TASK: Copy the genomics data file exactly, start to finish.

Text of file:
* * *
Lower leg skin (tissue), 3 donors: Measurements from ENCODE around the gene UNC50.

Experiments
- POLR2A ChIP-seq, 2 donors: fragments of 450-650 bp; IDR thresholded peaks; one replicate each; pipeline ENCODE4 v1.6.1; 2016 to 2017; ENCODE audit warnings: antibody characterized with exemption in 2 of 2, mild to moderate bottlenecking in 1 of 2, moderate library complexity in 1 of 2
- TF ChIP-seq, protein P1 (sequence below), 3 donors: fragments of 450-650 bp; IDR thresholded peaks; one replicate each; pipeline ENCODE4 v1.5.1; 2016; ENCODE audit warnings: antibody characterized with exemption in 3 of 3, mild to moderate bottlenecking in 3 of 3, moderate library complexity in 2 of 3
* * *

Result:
Lower leg skin (tissue), 3 donors: Measurements from ENCODE around the gene UNC50.

Experiments
- POLR2A ChIP-seq, 2 donors: fragments of 450-650 bp; IDR thresholded peaks; one replicate each; pipeline ENCODE4 v1.6.1; 2016 to 2017; ENCODE audit warnings: antibody characterized with exemption in 2 of 2, mild to moderate bottlenecking in 1 of 2, moderate library complexity in 1 of 2
- TF ChIP-seq, protein P1 (sequence below), 3 donors: fragments of 450-650 bp; IDR thresholded peaks; one replicate each; pipeline ENCODE4 v1.5.1; 2016; ENCODE audit warnings: antibody characterized with exemption in 3 of 3, mild to moderate bottlenecking in 3 of 3, moderate library complexity in 2 of 3